The core consumer-price index rose 0.1%
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Treasury prices rallied, pushing yields firmly lower on Friday, after weak inflation data and lukewarm consumer spending lowered expectations for two more Fed rate hikes this year.
The 10-year Treasury note lost 6.1 basis points to 2.329%, retreating from its six-week high of 2.414% hit on May 10. Bond prices move in the opposite direction of yields; one basis point is equal to one hundredth of a percentage point.
The yield for the policy-sensitive 2-year Treasury lost 6.2 basis points to 1.295%, while the yield for the 30-year bond, or the long bond, gave up 3.3 basis points to 2.990%%.
Despite a spate of economic data showing a steady economic outlook, yields for U.S. government paper slumped. Investors were concerned over April's weak inflation reading, lowering expectations of higher rates. The consumer-price index, or CPI, notched 2.2% growth year on year, up 0.2% for April, higher than the Federal Reserve's 2% inflation target.
But strategists pointed out last month's increase was driven by higher energy prices , something which the Federal Reserve tends to discount when gauging if inflation is set to exceed its 2% target, warranting further monetary tightening. Core CPI, which excludes food and energy prices, grew 0.1% for April, missing the 0.2% target forecast by a survey of economists polled by MarketWatch. But it was up 1.9% on a year on year basis.
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"The CPI number was pretty bad today. If you look at through the details the core CPI was much less expected. The weakness was there, it was fairly prevalent in everything from cars to medical care," said Aaron Kohli, an interest rate strategist for BMO Capital Markets.
The Chicago Mercantile Exchange's FedWatch tool (http://www.cmegroup.com/trading/interest-rates/countdown-to-fomc.html) showed traders had priced in lower expectations of a June rate hike to 73.8% from 83.1% the day before.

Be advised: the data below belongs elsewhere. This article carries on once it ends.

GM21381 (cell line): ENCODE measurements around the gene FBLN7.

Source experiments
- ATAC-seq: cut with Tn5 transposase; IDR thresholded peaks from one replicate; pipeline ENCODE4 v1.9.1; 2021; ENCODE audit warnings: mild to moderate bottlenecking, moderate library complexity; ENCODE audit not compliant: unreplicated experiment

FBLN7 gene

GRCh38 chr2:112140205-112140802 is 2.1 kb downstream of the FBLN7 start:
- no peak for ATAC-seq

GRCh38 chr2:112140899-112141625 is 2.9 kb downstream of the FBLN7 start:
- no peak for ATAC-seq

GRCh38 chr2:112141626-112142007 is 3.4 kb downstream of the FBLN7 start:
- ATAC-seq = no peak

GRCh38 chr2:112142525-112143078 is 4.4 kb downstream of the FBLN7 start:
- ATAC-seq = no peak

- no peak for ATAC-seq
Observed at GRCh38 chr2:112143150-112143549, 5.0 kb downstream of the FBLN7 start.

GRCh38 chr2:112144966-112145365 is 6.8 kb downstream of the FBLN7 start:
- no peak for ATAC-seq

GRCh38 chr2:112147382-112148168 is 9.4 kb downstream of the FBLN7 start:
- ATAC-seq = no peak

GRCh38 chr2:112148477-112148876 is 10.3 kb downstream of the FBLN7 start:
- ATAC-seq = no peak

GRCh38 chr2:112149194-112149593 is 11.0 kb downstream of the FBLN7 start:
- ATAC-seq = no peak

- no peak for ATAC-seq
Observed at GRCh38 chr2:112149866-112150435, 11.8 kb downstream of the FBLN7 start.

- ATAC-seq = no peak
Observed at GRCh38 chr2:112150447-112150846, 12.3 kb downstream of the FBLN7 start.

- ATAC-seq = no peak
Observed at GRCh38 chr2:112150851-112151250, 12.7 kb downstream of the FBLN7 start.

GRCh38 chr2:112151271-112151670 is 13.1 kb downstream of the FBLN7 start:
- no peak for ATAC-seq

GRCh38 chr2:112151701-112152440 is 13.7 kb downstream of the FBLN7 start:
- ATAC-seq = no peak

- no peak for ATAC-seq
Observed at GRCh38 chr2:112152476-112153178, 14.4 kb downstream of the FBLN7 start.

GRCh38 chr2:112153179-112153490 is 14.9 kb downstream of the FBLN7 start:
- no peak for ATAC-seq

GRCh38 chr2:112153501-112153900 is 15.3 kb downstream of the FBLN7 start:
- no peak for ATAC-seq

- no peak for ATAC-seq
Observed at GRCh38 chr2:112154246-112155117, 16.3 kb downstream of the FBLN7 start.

Retail sales gained 0.4%, but were below economists' expectation of 0.5%. The tepid growth added evidence of the retail sector's ailing health amid bankruptcies and a clutch of woeful earnings in the sector over the past few days. Anemic spending and weak economic growth could dampen inflation expectations, which can be bullish for bond prices, nudging yields lower.
See: Retail sales strengthen in April, brightening economic outlook (http://www.marketwatch.com/story/retail-sales-strengthen-in-april-brightening-economic-outlook-2017-05-12)
(http://www.marketwatch.com/story/us-consumer-prices-rebound-in-april-2017-05-12)Traders paid close attention to Fed speakers on Friday as they searched for clarity on the central bank's schedule for reducing its $4.5 trillion balance sheet. If the Fed, a large buyer of Treasurys, leaves the market, yields are likely to head higher.
Philadelphia Fed President Patrick Harker, a voting member of the policy-setting Federal Open Market Committee, said he supported two more rate hikes (http://www.marketwatch.com/story/feds-harker-backs-two-more-rate-hikes-this-year-saying-things-are-looking-good-2017-05-12)amid an improving economic outlook in a speech to the Urban Economic Policy Conference at Drexel University. On the other hand, Chicago Fed President Charles Evans, also a voting member, said downside risks to inflation could change the Fed's plans to tighten monetary conditions this year.
(END) Dow Jones Newswires
May 12, 2017 13:20 ET (17:20 GMT)